A pharmacy owner is calling for prescription narcotics commonly targeted by thieves to be moved to central dispensaries to combat drugstore break-ins and armed robberies.
“It’s only a matter of time before someone is killed or severely injured,” said Tom Kennedy, who said he sold Kennedy’s Family Drugs PharmaChoice in Bay Bulls in August 2012 for multiple reasons, including changes the province has made affecting the pharmacy business. But robberies, break-ins and attempted break-ins at the store were the big motivator.
An armed robbery in April 2012 at the pharmacy is still winding its way through the justice system, Kennedy said, adding the incident was terrifying for staff because of the weapons involved which included hypodermic needles and knives. The robbery happened around closing time and three staff were in the store at the time, he said.
Kennedy still owns two PharmaChoice stores in St. John’s, but does not keep narcotics on site, he said. It may mean a few hours’ wait for customers, but he said it’s safer.
That same Bay Bulls drugstore Kennedy used to own was hit again Wednesday.
The RCMP’s Ferryland detachment reported the suspect was riding a black, racing-style motorcycle and fled from the scene, heading towards Witless Bay. Witnesses reported the suspect was brandishing a weapon that appeared to be a handgun. A large quantity of prescription pills was reported stolen. Police seized a motorcycle during a property search in Witless Bay Friday, but no arrests were made as of The Telegram’s deadline.
In another incident, the Villa Nova Pharmacy on the C.B.S. Highway was robbed Thursday evening.
The Royal Newfoundland Constabulary said one male suspect is believed to have had a firearm, the other a hammer. They demanded narcotics, but left empty-handed.
One male in the store suffered minor injuries during the incident.
The first male suspect is described as about 5’8” tall and 170 pounds. At the time of the incident he was described as wearing a hoodie and grey pants. The second male is described as about 5’2” and 130 pounds and was wearing a hoodie and jeans.
Kennedy’s family had owned the Bay Bulls pharmacy since 1986.
“It was probably the toughest decision I ever made in my life,” he said of the sale.
“But I had to sell it just for peace of mind and I just found myself weeks after that (2012 robbery) not being able to sleep properly and always waiting for the next phone call, waiting for the next alarm to go off.”
Government regulatory changes have also hurt in recent years, Kennedy said.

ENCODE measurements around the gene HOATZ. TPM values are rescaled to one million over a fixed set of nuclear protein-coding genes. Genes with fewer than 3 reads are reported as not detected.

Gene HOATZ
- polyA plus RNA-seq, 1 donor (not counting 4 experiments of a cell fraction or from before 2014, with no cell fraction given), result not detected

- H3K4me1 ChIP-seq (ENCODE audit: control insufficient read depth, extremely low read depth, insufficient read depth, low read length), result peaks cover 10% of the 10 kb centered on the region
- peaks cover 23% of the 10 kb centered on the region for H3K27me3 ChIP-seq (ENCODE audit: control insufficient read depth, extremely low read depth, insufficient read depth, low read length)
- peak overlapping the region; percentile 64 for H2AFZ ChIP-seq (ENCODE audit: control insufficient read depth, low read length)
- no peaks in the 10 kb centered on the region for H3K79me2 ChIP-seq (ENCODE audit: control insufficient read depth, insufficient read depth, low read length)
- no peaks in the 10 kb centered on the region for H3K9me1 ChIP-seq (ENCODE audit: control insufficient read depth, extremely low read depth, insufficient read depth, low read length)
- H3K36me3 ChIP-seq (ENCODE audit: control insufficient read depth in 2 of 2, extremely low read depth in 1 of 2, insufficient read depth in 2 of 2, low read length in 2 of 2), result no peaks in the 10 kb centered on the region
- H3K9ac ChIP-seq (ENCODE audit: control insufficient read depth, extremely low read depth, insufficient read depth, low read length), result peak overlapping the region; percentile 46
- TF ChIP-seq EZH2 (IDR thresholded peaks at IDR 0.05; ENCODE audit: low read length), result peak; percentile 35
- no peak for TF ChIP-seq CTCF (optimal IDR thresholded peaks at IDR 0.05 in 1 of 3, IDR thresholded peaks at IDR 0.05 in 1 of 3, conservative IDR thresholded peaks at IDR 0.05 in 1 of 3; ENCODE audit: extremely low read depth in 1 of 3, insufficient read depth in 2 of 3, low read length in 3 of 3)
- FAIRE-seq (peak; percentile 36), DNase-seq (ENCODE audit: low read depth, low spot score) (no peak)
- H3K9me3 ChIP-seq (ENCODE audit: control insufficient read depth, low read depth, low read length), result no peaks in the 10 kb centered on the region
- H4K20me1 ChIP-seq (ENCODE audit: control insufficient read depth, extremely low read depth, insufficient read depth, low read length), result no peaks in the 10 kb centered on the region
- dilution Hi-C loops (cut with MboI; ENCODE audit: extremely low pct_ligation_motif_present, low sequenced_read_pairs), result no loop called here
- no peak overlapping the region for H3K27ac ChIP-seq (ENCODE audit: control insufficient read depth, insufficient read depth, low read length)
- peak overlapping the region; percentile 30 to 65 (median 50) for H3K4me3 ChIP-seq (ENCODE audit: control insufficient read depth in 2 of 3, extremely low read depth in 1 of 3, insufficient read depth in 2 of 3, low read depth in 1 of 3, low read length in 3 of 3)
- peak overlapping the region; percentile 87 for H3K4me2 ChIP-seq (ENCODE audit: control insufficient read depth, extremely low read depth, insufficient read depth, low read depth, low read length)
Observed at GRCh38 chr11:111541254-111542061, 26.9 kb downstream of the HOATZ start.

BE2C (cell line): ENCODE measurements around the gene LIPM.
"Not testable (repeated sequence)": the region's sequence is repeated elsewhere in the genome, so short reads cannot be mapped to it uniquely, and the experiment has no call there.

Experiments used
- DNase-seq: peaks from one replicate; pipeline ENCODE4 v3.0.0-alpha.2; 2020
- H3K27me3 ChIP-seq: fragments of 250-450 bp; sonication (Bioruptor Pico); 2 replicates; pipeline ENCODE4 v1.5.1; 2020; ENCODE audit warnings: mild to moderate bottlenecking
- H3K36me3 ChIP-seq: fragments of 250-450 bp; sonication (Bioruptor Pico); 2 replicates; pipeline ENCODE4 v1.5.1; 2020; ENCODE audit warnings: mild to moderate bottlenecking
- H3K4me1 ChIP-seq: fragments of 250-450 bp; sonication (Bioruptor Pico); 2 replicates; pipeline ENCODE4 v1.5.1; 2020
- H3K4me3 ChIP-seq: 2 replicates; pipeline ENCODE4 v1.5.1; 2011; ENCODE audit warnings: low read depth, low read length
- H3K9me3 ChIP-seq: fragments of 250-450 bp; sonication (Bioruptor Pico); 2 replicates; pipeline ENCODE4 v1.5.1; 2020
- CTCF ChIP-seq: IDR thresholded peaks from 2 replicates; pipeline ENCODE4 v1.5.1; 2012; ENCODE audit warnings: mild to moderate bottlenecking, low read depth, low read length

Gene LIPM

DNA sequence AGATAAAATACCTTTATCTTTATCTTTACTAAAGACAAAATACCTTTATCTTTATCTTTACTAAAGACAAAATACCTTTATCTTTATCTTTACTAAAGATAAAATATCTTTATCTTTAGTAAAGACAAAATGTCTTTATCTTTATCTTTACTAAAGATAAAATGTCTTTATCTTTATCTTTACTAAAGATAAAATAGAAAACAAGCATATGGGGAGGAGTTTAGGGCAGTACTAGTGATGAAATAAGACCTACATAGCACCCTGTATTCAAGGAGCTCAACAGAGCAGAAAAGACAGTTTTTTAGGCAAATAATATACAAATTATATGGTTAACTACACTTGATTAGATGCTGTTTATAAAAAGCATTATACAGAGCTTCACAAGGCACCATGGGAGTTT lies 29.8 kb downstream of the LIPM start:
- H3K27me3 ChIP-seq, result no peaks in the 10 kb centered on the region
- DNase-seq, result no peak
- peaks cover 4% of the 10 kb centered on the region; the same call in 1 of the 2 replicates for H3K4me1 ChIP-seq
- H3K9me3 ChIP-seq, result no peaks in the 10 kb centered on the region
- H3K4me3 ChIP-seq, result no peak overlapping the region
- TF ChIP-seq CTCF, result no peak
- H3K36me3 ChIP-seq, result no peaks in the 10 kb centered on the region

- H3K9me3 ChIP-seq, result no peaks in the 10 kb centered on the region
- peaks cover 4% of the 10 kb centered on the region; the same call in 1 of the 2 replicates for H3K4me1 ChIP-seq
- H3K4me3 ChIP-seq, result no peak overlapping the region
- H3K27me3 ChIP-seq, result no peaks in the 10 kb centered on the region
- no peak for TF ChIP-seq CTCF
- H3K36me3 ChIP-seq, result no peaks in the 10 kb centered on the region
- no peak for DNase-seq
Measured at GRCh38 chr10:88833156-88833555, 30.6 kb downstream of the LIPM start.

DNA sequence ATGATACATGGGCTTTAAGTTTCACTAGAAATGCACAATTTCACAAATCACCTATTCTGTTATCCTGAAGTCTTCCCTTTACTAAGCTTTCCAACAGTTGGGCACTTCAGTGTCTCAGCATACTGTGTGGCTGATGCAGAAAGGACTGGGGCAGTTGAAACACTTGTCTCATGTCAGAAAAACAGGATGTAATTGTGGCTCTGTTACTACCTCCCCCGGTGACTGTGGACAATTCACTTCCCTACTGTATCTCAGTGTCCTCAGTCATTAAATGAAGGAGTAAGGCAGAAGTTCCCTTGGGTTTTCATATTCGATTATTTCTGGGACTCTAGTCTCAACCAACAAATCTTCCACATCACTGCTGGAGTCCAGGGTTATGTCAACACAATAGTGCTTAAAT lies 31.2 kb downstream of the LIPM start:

Among the changes announced in the 2013 provincial budget to the Newfoundland and Labrador Prescription Drug Program (NLPDP) was one that forces pharmacies to sell generic drugs at 25 per cent of the cost of brand name or patented drugs at the end of a four-year period.
The changes and crime have devastated independent pharmacies, Kennedy said.
“They took millions of dollars away from the independent pharmacies with the new generic drug (rule). … With so many break-ins and armed robberies, the value of your business is reduced to the point you either sell it now or if you wait for more government cuts, your business is going to be worthless,” he said.
When he heard about the robbery in Bay Bulls this week, Kennedy said, he and his wife contacted the staff to see if they were OK, even though he didn’t own it anymore.
After the 2012 robbery, he said he lost one employee and another took several weeks off.
“They were just terrorized and didn’t want to go back to work anymore and I fully understood,” he said.
Kennedy said there have been break-ins at his Airport Heights store and he’s had to reduce the hours there so it’s not open later in the evening. The other store is on Water Street.
Reducing hours reduces the number of staff, and the robberies are making business harder to do, he said.
“It started off with knives and hypodermic needles. Now we are into handguns. It’s only going to get progressively worse. It’s going to get to the point someone is going to get really hurt before our government and our pharmacy associations start being proactive about it, instead of reactive.”
He said there has to be a movement in the pharmacy industry and with government to address the problem and get the street-desirable narcotics out of the drugstores and to a central location.
“There are only a handful of drugs that these guys are looking for and if they were legislated out of our pharmacies, the break-ins and the armed robberies would stop because they know they can’t get them. … I think pharmacies will actually look at it and say, you know what, with the amount of prescriptions you fill with these dangerous drugs that you would feel more secure if you could get rid of them altogether and say, “I am only going to fill these prescriptions when I need them,’ and say to the customer ‘You need them, but it’s going to be three or four hours before I can get anything.’ Then you only order what you need.”
Kennedy said about five central dispensaries around the province would be needed.
“If (the criminals) know there are no drugs in the stores, they won’t go there.”
Kennedy said when he eliminated narcotics from the Bay Bulls store before selling it, he had no more problems.
Kennedy said rural pharmacies are more vulnerable because the criminals know there is a small police presence.
“They know there are only two or three cars serving 100-square kilometres,” he said.
The Ferryland RCMP is asking anyone with any information about the suspect involved in the Bay Bulls robbery to contact the Ferryland RCMP at 1-800-817-6880 or Crime Stoppers at 1-800-222-8477.
And the RNC general investigation unit is also seeking the public’s help in identifying those responsible for the incident at the Villa Nova Pharmacy.
Anyone who may have any information is asked to contact the RNC at 729-8000 or Crime Stoppers.
People can also provide tips anonymously on the NL Crime Stoppers Website at www.nlcrimestoppers.com.